South African Delegation praise Cambridgeshire South Africa Research Partnership on official visit

May 3, 2024

South Africa has committed to help boost trade and research links with East Anglia after a visit to Cambridgeshire from its new Honorary Consul and the South African High Commissioner.

Leading entrepreneur Bassim Haidar, who has been appointed as the new Honorary Consul for South Africa, visited a Cambridgeshire institute that’s partnered with a South African university to research diseases after working together during the pandemic.

Mr Haidar and the South African High Commissioner His Excellency Jeremiah Nyamane Mamabolo went to the Wellcome Sanger Institute’s Genomic Surveillance Unit (GSU), who announced in January it had partnered with Stellenbosch University’s Centre for Epidemic Response and Innovation (CERI) to coordinate the genomic surveillance of infectious diseases globally.

The two institutions were instrumental in identifying and monitoring variants of COVID-19 as they emerged during the pandemic.

The new Honorary Consul and the High Commissioner were then given a tour of Jesus College by the Director of the Intellectual Forum Dr Julian Huppert and visited the University of Cambridge’s Cambridge Africa programme, which supports African researchers and promotes mutually beneficial collaborations and equitable partnerships between Africa and Cambridge.

Mr Haidar and the High Commissioner finished their visit to Cambridgeshire with a roundtable with local businesses held by at the Cambridgeshire Chamber of Commerce.

African-born Mr Haidar is global business leader with companies across the fintech, technology, telecoms, logistics, energy, engineering and medical sectors, leading a multi-sector conglomerate with operations across Africa, Asia and the Middle East, with annual revenues exceeding £1.3 billion. He founded Optasia, a leading vendor mobile financial and fintech services, currently serving over 650 million people in 30 countries.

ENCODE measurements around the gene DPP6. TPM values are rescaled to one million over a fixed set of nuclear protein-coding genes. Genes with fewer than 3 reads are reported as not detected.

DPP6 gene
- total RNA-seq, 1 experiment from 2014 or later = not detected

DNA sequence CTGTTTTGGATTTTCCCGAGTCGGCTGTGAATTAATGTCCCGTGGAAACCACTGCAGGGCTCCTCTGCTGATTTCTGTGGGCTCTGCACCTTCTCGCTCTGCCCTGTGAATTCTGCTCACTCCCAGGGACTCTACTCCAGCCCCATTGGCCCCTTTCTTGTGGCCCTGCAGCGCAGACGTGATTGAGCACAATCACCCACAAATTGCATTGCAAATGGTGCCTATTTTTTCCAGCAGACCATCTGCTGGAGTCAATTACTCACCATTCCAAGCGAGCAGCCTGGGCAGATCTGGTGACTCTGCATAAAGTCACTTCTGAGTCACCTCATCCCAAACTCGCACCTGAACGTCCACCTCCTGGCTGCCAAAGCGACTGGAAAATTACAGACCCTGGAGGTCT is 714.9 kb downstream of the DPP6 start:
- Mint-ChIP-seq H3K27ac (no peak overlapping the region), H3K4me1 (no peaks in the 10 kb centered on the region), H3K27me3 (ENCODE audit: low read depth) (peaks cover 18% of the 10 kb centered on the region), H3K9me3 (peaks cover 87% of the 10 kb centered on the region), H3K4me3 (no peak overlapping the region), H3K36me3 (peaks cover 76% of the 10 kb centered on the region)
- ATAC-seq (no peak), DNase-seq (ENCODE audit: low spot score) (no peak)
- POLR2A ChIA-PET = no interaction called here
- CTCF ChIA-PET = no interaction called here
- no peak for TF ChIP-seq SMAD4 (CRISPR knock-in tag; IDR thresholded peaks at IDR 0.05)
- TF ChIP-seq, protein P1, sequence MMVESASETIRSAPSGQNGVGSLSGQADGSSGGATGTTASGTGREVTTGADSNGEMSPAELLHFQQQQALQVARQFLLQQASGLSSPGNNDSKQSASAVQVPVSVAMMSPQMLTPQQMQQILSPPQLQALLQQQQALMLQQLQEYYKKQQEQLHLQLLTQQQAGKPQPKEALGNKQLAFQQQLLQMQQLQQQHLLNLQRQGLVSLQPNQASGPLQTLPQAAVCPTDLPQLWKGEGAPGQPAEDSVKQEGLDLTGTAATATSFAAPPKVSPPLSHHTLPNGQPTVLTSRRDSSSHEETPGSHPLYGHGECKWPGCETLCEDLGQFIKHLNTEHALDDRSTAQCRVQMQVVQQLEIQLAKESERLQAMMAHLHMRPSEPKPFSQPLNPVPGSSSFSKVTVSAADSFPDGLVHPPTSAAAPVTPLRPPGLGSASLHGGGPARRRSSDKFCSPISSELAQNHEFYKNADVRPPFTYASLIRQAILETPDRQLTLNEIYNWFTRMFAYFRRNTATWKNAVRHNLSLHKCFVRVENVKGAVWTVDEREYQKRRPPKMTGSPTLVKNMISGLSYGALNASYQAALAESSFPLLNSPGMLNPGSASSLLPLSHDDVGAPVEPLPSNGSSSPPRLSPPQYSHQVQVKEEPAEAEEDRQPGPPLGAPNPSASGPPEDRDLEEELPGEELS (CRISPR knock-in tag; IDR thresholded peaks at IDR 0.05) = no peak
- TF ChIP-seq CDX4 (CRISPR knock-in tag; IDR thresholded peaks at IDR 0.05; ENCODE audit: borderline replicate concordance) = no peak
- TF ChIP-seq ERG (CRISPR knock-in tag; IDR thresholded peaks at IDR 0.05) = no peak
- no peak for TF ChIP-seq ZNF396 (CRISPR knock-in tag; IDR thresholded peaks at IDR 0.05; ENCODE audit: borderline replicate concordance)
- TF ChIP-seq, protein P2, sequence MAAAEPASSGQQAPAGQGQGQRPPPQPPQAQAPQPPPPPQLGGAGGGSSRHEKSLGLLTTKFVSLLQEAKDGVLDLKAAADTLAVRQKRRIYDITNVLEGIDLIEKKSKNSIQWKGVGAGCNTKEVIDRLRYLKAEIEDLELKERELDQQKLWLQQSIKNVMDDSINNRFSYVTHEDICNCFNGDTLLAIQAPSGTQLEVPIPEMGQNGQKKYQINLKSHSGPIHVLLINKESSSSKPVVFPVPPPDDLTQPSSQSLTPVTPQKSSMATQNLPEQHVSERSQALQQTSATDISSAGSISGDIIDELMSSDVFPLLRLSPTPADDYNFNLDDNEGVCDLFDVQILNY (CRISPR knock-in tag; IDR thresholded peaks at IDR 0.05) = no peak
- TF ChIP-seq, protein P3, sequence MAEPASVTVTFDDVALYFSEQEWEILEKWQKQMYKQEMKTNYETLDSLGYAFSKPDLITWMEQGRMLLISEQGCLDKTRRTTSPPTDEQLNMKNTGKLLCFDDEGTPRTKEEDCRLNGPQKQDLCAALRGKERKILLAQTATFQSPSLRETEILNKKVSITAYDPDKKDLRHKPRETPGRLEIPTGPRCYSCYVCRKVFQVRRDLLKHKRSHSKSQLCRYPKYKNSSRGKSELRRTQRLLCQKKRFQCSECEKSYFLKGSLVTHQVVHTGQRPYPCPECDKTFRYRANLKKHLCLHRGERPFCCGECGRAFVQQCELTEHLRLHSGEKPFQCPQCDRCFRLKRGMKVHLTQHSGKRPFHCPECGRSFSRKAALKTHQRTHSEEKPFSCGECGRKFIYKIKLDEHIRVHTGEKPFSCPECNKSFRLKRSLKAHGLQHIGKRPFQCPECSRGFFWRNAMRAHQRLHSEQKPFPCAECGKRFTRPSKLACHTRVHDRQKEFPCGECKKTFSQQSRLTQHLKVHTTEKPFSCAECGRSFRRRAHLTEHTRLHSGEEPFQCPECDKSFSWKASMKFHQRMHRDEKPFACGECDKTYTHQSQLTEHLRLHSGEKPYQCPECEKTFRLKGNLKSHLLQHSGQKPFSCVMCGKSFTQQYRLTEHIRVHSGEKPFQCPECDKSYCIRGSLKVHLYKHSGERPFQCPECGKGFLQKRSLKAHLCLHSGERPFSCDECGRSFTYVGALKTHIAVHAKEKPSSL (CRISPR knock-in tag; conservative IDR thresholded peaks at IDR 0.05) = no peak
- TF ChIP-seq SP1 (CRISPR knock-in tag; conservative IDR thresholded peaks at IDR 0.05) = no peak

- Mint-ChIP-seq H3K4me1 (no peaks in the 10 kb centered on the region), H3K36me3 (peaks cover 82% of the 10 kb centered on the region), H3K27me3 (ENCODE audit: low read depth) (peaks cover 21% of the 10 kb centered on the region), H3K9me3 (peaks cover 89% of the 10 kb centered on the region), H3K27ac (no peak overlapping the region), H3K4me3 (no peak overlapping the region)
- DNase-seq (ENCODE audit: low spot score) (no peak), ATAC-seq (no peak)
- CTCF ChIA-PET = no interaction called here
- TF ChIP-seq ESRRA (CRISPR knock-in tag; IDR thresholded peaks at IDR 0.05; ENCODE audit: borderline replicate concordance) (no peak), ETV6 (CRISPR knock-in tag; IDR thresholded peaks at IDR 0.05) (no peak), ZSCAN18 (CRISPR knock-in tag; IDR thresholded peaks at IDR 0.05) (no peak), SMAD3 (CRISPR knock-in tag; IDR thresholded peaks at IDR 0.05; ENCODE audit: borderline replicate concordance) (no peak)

Mr Haidar has extensive business interests in South Africa, founding agri-tech firm SafriCanna which exports to several countries worldwide.

He has also recently established a company in Cambridgeshire and intends to originate and strengthen strong trade links between the UK and South Africa.

A key focus in Mr Haidar’s new role as Honorary Consult is to facilitate the exchange of medical and scientific innovation from the UK for the benefit of South Africa, as well as introducing South African intellectual property and innovation to the UK. Another aim is to actively engage with regional educational institutions to initiate bi-lateral programmes focused on academic and cultural exchange.

According to the Government’s latest trade data, the Eastern region is the second largest importer of South African goods and the second largest exporter of goods to South Africa in the UK. In 2022, £207m of goods were exported from the region to South Africa and £1.1b of goods imported to the Eastern region from the country.

Mr Haidar said: “It was a great pleasure to start my new role with a visit to Cambridgeshire, a place I have chosen to start a new business myself.

“Collaboration and innovation are key for boosting international trade so it was

was fascinating to see how well that is going already with the partnership between the Sanger Institute and South Africa’s Stellenbosch University.

“It was also heartening to see the brilliant collaborative work of the Cambridge Africa programme supporting African researchers and to meet so many innovative local companies keen to trade with South Africa at the Cambridgeshire Chamber of Commerce.

“In the UK, East Anglia is a real trading powerhouse with South Africa and I want to use my global business experience to make these trade links even stronger.”

John Sillitoe, Director of the Genomic Surveillance Unit (GSU) at the Wellcome Sanger Institute said: “We were honoured to welcome Mr Haidar and the South African High Commissioner to see the Genomic Surveillance Unit and find out about our partnership Stellenbosch University’s Centre for Epidemic Response and Innovation (CERI).

“Whilst our institutes are thousands of miles apart, our aims and thinking are side-by-side. The partnership means we can share resources and expertise and use genomics to support the control of infectious diseases in the UK, in South Africa, and around the world.”

Dr. Ilona Karpanos, International Trade Advisor at the Cambridgeshire Chamber of Commerce said: “The Cambridgeshire Chambers of Commerce were delighted to host a roundtable with the South African delegation. Fostering international collaboration is at the heart of what we do. Cambridgeshire is a hub of innovation and manufacturing which exports to every corner of the globe and we will continue to support the business community to enable both import and export.”

uth African High Commissioner His Excellency Jeremiah Nyamane Mamabolo said: “We’d like to thank everyone who made us feel so welcome during the visit. 2024 is a key year for South Africa as we celebrate the 30th anniversary of multi-racial democratic elections.

“The UK has always been a steadfast ally as we transformed to a true democracy and we hope the strong trade, educational and cultural links that bind us together become even stronger with Mr Haidar’s new appointment.”

Cambridgeshire Chambers of Commerce